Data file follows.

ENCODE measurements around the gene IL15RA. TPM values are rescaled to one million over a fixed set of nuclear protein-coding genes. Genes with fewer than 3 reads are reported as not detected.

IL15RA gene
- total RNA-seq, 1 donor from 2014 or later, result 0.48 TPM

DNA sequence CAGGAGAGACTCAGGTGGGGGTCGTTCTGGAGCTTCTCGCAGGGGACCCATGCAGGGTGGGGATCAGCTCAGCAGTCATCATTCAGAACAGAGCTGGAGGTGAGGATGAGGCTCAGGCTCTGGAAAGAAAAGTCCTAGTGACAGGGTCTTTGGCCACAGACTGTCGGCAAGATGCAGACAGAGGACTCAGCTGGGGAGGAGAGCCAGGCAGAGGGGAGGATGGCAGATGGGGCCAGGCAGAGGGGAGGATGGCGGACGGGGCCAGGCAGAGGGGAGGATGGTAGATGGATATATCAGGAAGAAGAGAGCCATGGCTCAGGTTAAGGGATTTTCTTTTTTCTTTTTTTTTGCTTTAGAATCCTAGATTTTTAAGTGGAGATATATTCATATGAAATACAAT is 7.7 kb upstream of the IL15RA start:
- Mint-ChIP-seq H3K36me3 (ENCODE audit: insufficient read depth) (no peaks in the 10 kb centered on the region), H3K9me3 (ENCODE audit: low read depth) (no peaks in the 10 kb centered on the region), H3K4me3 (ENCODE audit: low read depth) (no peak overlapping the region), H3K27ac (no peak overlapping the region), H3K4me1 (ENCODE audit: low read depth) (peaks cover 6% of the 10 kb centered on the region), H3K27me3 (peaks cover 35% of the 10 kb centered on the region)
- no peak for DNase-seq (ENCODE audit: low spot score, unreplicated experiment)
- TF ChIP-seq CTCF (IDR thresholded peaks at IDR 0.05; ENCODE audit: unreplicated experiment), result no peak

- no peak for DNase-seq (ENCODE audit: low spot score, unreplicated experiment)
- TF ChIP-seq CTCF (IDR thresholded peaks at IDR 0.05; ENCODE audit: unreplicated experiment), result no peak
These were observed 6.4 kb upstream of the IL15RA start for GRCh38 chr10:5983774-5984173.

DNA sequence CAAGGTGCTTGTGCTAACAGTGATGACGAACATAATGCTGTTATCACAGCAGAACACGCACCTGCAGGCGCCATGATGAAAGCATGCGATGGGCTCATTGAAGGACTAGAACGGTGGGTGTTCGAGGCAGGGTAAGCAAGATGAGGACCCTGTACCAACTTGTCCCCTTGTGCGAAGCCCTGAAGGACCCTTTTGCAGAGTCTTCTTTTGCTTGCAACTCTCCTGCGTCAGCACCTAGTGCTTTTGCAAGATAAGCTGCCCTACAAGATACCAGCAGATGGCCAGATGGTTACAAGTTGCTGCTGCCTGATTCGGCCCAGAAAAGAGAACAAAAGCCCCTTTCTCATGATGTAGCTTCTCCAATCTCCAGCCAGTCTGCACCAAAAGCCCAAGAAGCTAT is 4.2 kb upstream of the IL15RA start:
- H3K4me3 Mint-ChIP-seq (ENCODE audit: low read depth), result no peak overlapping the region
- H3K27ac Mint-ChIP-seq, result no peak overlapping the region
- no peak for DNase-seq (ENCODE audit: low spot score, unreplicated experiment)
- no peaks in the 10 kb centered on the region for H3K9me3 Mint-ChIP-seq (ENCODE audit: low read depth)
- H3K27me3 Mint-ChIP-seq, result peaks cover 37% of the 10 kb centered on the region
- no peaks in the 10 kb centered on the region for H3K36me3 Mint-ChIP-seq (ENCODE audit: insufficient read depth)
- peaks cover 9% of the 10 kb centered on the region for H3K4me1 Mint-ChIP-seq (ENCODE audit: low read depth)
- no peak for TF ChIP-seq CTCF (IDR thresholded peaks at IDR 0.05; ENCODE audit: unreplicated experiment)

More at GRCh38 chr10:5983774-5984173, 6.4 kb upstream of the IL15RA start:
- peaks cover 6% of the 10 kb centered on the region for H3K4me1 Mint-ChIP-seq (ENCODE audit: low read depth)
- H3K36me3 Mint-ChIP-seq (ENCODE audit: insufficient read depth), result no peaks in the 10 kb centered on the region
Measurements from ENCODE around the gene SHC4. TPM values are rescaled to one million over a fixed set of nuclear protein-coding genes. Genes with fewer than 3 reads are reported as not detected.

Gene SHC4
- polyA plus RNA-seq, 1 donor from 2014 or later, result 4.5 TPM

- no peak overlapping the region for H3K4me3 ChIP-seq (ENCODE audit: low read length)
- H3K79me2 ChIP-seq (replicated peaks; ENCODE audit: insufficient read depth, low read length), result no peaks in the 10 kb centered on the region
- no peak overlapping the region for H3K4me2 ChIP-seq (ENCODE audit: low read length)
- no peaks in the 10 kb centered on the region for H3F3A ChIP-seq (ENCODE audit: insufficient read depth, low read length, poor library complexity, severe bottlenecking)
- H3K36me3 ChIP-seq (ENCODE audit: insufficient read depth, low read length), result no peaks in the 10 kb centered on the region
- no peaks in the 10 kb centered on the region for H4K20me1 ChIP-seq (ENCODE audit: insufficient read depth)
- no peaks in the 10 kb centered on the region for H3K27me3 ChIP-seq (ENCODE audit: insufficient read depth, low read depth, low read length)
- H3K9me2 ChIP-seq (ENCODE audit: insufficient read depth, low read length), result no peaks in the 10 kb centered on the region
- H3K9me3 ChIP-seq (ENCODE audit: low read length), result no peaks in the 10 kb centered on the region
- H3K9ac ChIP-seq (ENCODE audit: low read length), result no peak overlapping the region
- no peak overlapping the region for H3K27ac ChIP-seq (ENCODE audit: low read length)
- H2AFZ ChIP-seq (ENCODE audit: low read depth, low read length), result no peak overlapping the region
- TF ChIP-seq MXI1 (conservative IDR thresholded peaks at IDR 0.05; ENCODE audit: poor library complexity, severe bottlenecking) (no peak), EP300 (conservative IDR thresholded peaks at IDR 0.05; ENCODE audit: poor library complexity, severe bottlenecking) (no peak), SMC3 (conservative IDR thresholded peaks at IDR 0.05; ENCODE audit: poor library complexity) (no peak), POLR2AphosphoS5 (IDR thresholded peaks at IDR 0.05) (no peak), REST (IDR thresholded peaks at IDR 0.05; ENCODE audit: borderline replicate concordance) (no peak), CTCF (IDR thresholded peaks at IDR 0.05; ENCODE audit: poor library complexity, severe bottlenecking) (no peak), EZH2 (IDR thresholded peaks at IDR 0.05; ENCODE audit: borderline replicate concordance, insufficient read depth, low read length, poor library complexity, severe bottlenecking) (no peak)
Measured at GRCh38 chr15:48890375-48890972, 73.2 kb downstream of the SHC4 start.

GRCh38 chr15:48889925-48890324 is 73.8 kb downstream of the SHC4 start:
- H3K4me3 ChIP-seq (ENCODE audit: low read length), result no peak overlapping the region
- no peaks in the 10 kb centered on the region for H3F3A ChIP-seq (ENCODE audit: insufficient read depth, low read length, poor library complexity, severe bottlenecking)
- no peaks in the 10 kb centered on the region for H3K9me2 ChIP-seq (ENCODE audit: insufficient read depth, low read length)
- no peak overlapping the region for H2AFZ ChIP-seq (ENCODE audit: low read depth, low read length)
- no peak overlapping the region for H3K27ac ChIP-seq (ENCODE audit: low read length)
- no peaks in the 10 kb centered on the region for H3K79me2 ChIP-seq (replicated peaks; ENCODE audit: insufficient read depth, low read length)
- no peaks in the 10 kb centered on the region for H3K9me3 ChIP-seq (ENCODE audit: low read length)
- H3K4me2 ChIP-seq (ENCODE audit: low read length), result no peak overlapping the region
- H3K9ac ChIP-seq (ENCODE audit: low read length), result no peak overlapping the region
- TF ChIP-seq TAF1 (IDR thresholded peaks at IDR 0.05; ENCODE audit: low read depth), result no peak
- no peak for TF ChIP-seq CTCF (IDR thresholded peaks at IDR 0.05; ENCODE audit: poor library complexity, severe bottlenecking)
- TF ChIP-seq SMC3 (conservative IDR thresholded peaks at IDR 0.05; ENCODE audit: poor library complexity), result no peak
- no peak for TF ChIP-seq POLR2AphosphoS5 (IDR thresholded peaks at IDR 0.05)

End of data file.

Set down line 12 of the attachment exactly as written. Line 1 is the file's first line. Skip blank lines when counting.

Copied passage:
- H3K4me3 Mint-ChIP-seq (ENCODE audit: low read depth), result no peak overlapping the region